Some feel that all this is out of place, a fantasy element in an otherwise-believable crime story. Noah Hawley has said only that it’s a thematic element for the season, inspired in part by an actual case of a Minnesota police officer having a close encounter out on a lonely stretch of road in 1979 (seriously; you can read about it here: http://science.howstuffworks.com/space/aliens-ufos/1979-minnesota-ufo.htm).
As for me, I’m all for it. UFO sightings were at an all-time high in the late 70s, so it fits for a show that’s trying to capture the flavor of the era. It all goes back to that sense of malaise, I think. America was reeling, from Vietnam, from Watergate, from the cultural upheavals of the 1960s, and the failure of that decade’s optimism in the face of ugly reality. People’s faith was shaken. They weren’t sure what the country stood for anymore, and were afraid of what the future held. UFOs were a reaction to all that, a fantasy that Americans indulged in to help make sense of it all. You know. Like Ronald Reagan.
No, really. I’m… not joking about that. Reagan and the UFOs are essentially two sides of the same coin. They work similarly from a narrative perspective, interrupting the straight-up crime story with strange asides and uncanny events. But more importantly, they both represent fantasies that gripped America in a difficult time. The UFOs are a fantasy of paranoia and fear, and Reagan is a fantasy of hope. Of course, appearances are deceiving. While Reagan’s strange magnetism (captured really well by Bruce Campbell) allows him to deliver a “Morning in America” speech that drives even the cynical Karl Weathers to tears, it’s all revealed as empty rhetoric when Lou asks Reagan how he’s going to bring about this change, and all he gets in response is a pat on the back… and silence.
The UFOs, meanwhile, scare the crap out of people, but they bring about actual change in the lives of those who see them. Ry doesn’t live long enough for that, of course, but Hanzee decides that he’s tired of his life as a killer after his experience with them. Granted, it takes a few days, and the trigger for it is something else entirely, but the fact remains that he’s one of two (possibly three) characters who have a close encounter and attempt to change their lives afterward. The second is Peggy. She may or may not have seen the UFO that distracted Ry; I don’t see how she could have missed it, honestly, and something she says later (no spoilers) kind of tells me she did. But she does have a close encounter later, when she has a vision of a self-help guru who tells her how to “actualize,” and figure out how to get what she wants in life.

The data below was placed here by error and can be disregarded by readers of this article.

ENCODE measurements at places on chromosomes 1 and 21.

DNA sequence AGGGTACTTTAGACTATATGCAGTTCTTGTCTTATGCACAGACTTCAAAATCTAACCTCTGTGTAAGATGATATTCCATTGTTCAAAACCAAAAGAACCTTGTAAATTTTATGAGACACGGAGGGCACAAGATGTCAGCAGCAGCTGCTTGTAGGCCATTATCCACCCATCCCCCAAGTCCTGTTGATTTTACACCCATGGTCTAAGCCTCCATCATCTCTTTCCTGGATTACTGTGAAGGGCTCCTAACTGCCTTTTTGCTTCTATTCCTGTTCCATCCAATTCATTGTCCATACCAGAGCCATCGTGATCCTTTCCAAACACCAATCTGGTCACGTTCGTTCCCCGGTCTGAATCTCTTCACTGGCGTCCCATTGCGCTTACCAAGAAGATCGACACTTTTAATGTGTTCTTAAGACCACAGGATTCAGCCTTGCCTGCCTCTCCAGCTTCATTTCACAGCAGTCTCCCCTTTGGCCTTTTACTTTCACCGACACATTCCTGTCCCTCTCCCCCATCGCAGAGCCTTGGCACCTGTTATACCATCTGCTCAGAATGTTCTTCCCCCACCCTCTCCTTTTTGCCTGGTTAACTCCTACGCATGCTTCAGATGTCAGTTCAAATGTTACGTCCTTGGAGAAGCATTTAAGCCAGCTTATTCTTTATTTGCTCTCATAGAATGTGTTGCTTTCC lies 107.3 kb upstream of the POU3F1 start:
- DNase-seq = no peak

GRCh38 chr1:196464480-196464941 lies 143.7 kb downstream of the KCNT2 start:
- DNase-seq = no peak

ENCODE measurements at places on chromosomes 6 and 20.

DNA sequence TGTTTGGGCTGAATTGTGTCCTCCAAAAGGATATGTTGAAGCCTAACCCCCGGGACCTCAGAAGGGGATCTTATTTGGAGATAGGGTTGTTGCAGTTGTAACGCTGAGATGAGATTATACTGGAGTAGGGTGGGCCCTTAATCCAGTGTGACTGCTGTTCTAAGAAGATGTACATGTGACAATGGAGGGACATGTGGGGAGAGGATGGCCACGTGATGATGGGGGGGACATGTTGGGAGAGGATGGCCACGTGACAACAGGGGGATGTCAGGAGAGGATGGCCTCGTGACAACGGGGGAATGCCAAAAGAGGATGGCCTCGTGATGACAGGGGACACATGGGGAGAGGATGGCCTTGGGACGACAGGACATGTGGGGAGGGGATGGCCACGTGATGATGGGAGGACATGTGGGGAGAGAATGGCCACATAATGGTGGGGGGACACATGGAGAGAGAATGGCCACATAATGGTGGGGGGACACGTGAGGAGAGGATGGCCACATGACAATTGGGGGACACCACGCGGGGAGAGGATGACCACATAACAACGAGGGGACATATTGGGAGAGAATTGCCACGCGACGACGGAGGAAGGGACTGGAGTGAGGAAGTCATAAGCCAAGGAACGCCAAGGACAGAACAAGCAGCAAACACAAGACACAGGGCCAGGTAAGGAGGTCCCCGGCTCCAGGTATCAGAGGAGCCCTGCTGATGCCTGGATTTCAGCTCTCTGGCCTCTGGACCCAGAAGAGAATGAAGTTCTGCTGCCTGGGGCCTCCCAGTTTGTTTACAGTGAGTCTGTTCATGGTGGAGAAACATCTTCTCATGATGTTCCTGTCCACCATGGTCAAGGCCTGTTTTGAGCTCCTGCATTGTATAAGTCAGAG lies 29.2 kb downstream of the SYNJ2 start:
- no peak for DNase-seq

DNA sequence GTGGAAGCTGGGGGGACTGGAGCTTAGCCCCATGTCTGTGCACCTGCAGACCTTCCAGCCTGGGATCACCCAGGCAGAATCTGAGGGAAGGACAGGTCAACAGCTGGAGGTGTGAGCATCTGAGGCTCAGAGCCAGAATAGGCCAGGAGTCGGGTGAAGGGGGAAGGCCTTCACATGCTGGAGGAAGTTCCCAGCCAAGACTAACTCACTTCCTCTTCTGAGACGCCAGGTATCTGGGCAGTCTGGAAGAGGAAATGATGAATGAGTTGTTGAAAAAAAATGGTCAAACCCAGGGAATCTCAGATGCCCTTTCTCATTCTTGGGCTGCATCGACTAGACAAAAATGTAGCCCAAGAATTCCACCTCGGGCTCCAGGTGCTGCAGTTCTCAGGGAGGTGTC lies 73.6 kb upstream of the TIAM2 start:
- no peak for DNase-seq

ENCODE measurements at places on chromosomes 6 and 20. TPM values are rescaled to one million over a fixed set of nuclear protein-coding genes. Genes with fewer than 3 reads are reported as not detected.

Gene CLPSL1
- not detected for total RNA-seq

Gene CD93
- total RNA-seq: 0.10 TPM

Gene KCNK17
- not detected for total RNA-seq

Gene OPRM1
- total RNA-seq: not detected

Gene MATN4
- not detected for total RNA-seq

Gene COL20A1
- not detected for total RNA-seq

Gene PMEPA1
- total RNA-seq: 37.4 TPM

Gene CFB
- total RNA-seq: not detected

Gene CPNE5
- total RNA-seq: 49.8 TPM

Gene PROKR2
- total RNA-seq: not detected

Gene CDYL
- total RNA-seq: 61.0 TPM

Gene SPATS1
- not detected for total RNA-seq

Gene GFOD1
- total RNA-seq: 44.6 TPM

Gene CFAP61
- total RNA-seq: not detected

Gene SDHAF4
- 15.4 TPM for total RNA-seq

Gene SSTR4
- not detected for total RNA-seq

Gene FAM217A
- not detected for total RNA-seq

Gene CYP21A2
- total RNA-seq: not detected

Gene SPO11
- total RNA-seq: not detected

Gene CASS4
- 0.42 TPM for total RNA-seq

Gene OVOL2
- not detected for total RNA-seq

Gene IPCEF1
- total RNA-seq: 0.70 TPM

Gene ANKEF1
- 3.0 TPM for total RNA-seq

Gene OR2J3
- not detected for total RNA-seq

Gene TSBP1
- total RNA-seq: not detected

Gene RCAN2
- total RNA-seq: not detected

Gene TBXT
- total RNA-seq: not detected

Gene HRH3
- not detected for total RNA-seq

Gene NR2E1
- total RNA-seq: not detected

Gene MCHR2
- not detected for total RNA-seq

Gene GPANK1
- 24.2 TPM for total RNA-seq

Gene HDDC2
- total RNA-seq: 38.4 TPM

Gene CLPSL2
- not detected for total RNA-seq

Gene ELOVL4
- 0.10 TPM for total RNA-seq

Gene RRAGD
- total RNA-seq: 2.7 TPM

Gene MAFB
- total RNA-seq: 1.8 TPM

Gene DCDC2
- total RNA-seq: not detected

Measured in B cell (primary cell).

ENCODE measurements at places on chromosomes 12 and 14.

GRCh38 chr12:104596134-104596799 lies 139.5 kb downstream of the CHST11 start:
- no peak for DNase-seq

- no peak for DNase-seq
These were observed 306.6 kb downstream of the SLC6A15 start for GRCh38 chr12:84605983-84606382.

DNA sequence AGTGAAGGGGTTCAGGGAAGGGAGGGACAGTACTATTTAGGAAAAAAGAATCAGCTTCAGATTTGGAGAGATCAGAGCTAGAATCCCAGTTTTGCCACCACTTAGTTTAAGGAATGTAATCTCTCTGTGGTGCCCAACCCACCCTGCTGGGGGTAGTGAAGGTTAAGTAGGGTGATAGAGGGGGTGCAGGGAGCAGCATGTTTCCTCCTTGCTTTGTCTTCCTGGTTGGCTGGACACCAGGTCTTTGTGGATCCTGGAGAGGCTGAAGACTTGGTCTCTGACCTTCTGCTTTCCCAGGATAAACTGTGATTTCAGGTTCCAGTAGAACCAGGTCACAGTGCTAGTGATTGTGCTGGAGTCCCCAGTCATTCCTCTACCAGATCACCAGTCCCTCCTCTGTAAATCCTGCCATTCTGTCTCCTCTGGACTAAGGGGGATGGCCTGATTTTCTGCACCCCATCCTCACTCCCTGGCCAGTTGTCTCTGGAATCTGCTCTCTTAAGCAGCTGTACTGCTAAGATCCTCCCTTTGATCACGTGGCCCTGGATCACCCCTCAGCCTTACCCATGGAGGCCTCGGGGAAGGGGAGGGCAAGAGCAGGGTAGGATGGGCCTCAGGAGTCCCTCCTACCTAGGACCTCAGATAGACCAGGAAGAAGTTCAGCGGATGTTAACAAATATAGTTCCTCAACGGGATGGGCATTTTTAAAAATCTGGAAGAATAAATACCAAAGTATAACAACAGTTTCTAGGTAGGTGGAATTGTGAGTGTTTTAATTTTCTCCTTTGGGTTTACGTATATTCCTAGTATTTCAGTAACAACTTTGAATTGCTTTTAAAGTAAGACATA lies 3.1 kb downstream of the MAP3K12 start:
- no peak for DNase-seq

Of course, both those characters are, arguably, insane. Peggy may have just been seeing things. Certainly, her “post-actualization” behavior is anything but rational (though it is effective). And Hanzee might just be a man who’s been pushed too far. All I’m arguing is that maybe he and Peggy were both pushed by UFOs (Hank’s description of Peggy as “touched” seems like really significant word choice to me all of a sudden…).
The third person who I think might change his life after a close encounter is Lou. His UFO experience was very recent, but we know from season one (the aged Lou is a major supporting character there) that he gives up police work not long after the events of this season. But that’s something we’ll have to wait for the final episode to see.
And speaking of things ending… I suppose I should wrap this up now, though I kind of don’t want to. As is too often the case with fiction I really enjoy, there’s so much more to talk about. Every character has an entertaining arc, and I feel like I’ve only scratched the surface on the show’s themes. I haven’t mentioned all the great performances, either (Ted Danson is especially good). But it would take more space than I have here to cover it all (I could write a book, I tells ya). So I’ll leave it at this for now. Fargo is great television, well-worth watching. If I were given to hyperbole (which, you know, I am), I’d say it’s the best thing on TV. Don’t miss out.